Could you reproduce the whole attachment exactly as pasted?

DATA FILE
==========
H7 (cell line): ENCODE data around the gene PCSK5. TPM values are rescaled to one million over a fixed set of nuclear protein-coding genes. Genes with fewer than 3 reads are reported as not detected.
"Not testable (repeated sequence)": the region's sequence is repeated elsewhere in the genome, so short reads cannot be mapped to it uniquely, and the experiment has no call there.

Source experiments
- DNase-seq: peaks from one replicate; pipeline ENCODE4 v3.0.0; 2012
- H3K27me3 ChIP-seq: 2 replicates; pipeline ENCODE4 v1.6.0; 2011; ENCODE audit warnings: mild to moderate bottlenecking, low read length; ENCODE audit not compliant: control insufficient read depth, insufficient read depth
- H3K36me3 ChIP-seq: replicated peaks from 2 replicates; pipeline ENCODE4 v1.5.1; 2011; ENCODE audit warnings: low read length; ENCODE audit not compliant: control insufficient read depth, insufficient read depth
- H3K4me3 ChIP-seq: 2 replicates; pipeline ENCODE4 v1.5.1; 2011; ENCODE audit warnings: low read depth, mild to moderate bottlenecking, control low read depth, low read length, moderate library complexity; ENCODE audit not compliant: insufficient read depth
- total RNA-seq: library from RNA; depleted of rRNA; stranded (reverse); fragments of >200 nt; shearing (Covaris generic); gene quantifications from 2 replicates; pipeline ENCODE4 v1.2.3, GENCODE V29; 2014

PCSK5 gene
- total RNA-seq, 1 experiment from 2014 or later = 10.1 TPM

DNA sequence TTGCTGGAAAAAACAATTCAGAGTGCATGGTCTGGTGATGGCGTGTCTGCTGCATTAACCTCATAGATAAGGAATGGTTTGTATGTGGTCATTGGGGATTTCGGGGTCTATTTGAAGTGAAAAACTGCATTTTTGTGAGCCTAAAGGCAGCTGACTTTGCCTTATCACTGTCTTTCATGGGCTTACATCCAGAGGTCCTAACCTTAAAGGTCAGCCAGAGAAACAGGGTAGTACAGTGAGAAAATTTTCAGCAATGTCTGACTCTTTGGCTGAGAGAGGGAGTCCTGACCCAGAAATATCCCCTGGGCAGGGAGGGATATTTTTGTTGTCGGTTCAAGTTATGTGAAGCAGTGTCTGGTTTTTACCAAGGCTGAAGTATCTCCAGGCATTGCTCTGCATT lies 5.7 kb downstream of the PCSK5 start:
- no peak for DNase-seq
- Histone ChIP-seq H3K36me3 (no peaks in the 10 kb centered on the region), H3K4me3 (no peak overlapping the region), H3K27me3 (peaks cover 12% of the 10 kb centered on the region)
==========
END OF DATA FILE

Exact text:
H7 (cell line): ENCODE data around the gene PCSK5. TPM values are rescaled to one million over a fixed set of nuclear protein-coding genes. Genes with fewer than 3 reads are reported as not detected.
"Not testable (repeated sequence)": the region's sequence is repeated elsewhere in the genome, so short reads cannot be mapped to it uniquely, and the experiment has no call there.

Source experiments
- DNase-seq: peaks from one replicate; pipeline ENCODE4 v3.0.0; 2012
- H3K27me3 ChIP-seq: 2 replicates; pipeline ENCODE4 v1.6.0; 2011; ENCODE audit warnings: mild to moderate bottlenecking, low read length; ENCODE audit not compliant: control insufficient read depth, insufficient read depth
- H3K36me3 ChIP-seq: replicated peaks from 2 replicates; pipeline ENCODE4 v1.5.1; 2011; ENCODE audit warnings: low read length; ENCODE audit not compliant: control insufficient read depth, insufficient read depth
- H3K4me3 ChIP-seq: 2 replicates; pipeline ENCODE4 v1.5.1; 2011; ENCODE audit warnings: low read depth, mild to moderate bottlenecking, control low read depth, low read length, moderate library complexity; ENCODE audit not compliant: insufficient read depth
- total RNA-seq: library from RNA; depleted of rRNA; stranded (reverse); fragments of >200 nt; shearing (Covaris generic); gene quantifications from 2 replicates; pipeline ENCODE4 v1.2.3, GENCODE V29; 2014

PCSK5 gene
- total RNA-seq, 1 experiment from 2014 or later = 10.1 TPM

DNA sequence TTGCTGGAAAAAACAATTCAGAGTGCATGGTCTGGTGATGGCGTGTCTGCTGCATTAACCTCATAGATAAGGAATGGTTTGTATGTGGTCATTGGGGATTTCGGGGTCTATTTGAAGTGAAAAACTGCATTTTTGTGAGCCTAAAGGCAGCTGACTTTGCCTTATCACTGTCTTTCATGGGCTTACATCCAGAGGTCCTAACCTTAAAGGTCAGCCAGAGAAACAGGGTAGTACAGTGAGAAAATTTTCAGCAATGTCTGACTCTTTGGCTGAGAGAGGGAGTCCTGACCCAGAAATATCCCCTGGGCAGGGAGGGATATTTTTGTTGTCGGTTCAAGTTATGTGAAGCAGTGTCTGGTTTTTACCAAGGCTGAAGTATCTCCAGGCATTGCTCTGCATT lies 5.7 kb downstream of the PCSK5 start:
- no peak for DNase-seq
- Histone ChIP-seq H3K36me3 (no peaks in the 10 kb centered on the region), H3K4me3 (no peak overlapping the region), H3K27me3 (peaks cover 12% of the 10 kb centered on the region)